Friday, August 28, 2009

Paleontologist defends the Book of Mormon

By R. Scott LloydChurch News staff writer
Published: Saturday, Aug. 15, 2009

Though the Book of Mormon was never intended as a scientific texts, there are a number of items in the book that pertain to science and, hence, are subject to criticism by detractors, paleontologist Wade E. Miller noted at the conference of the Foundation for Apologetic Information and Research.

Brother Miller, retired professor of geology and paleontology at BYU, said he was surprised to learn that apparently many thousands of people have written to the Smithsonian Institution in Washington, D.C., asking whether they had information confirming or refuting the Book of Mormon. Prior to 1998, the Smithsonian's Anthropology Outreach Office would respond with a form letter of several pages purporting to refute aspects of Book of Mormon content bearing on science. A more recent response letter has been greatly shortened and toned down, and appears to back away from earlier claims, but still is not an endorsement for the Book of Mormon.

In his presentation, Brother Miller took up some of the points in the earlier letter to rebut arguments against the Book of Mormon pertaining to science.

Steel in the Book of Mormon

"All it takes to produce steel is to take iron, and with enough heat provided to that iron in the presence of charcoal, you can produce steel," Brother Miller said. He added that the technology should have been available to the Jaredites, who immigrated to the western hemisphere from the old world.

Likewise the Nephites emigrated from Jerusalem, where steel has been found from ancient times,

Brother Miller said ancient evidences of iron and steel are rare, since they rust. However, such evidence of steel manufacture among Jaredites and Nephites may yet be found, he said.

Glass in the Book of Mormon

That Smithsonian archaeologists would use glass as a criticism for the book is puzzling to Brother Miller, he said. "If they read the book carefully, they would find out it never does make a claim of having glass in the new world," he said, although he assumes the peoples probably did have it.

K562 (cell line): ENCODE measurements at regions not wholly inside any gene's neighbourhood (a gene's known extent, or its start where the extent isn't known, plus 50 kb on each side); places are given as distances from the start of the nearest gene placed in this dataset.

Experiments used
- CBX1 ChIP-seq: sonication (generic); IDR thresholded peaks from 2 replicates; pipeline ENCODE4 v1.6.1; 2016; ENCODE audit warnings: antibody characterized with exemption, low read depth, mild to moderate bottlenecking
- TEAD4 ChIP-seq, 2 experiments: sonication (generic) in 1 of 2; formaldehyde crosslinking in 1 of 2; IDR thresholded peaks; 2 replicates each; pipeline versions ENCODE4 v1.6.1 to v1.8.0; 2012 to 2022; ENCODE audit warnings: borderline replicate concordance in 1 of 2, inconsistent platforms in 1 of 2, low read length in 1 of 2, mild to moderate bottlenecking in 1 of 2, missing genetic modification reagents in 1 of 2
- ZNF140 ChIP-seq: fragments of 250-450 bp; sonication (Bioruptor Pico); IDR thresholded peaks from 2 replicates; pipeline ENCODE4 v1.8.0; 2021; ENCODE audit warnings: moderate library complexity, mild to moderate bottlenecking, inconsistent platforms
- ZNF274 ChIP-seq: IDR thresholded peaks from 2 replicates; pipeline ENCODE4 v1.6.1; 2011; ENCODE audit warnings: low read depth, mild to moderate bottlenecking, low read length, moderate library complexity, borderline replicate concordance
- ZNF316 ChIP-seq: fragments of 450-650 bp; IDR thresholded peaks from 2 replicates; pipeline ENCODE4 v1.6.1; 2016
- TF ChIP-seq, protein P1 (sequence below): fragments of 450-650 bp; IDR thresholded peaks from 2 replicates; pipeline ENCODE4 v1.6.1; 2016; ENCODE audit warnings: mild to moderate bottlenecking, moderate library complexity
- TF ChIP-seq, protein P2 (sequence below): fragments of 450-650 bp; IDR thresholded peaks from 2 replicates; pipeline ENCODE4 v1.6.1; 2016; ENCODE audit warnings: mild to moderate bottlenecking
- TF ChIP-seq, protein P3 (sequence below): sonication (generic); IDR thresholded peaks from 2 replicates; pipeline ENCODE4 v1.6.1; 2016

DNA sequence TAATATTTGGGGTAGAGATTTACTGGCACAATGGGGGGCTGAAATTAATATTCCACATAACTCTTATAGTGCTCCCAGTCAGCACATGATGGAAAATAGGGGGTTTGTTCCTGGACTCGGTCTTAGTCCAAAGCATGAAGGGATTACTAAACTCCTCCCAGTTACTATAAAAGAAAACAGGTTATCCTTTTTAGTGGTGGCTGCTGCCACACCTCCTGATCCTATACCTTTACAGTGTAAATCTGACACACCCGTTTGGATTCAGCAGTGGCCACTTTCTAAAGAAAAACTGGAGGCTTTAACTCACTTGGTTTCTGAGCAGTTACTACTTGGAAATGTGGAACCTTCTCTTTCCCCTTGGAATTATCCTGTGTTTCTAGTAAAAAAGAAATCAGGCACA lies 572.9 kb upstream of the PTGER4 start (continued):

Windows mentioned in the Jaredite barges in the Book of Ether need not have been comprised of glass, but could have been of other materials such as mica, he said. "But where are they at this time? They are in the Old World still, Also, when the brother of Jared obtained the stones that appeared like glass, to light the barges, they were in the Old World."

Linen and Silk in the Book of Mormon

Linen is a word that can be used in both a specific and a general sense, Brother Miller said, though some LDS botanists believe flax could have been brought over for the production of linen. "But whether it's cotton or flax, they still could be calling the same thing, linen," he said.

Silk technology goes back to at latest 3000 B.C. he said. And worms closely related to the silk worm were in the New World, he said.

Food Plants in the Book of Mormon

Old World grains such as wheat and barley could have been brought over by the Jaredites and Nephites, he said. "But if they're not cultivated, if they're let go for a long time, they don't look like the cultivated plant." In any case, he said, evidence has been found in the United States relatively recently for the ancient use of barley.

"Sheum," a word that occurs in the Book of Mormon that could not have been known to Joseph Smith, was later found in the ancient Assyrian or Akkadian language to denote barley or other types of grain, he noted.

Cattle in the Book of Mormon

Archeological exploration in caves in the Yucatan Peninsula of Mexico have yielded remains of domesticated cattle with artifacts in some cases, and in one case even an extinct horse, Brother Miller said.

"But we have our own kinds of cattle," he noted, adding that when the Spanish explorers came, they called the native bison "cows." Some animals, such as the shrub-ox, were native to Mesoamerica but are now extinct, he said.

Swine in the Book of Mormon

The extinct peccary is a New World animal closely related to the Old World pigs, and might have been familiar to Nephites as the swine mentioned in the Book of Mormon, Brother Miller said.

Horses in the Book of Mormon

Fossils in America show that the horse was present many millions of years before it was reintroduced by Columbus in his second voyage of 1493, he said.

Brother Miller also spoke of evidence for elephant-like creatures in the New World and other animals resembling sheep and goats.

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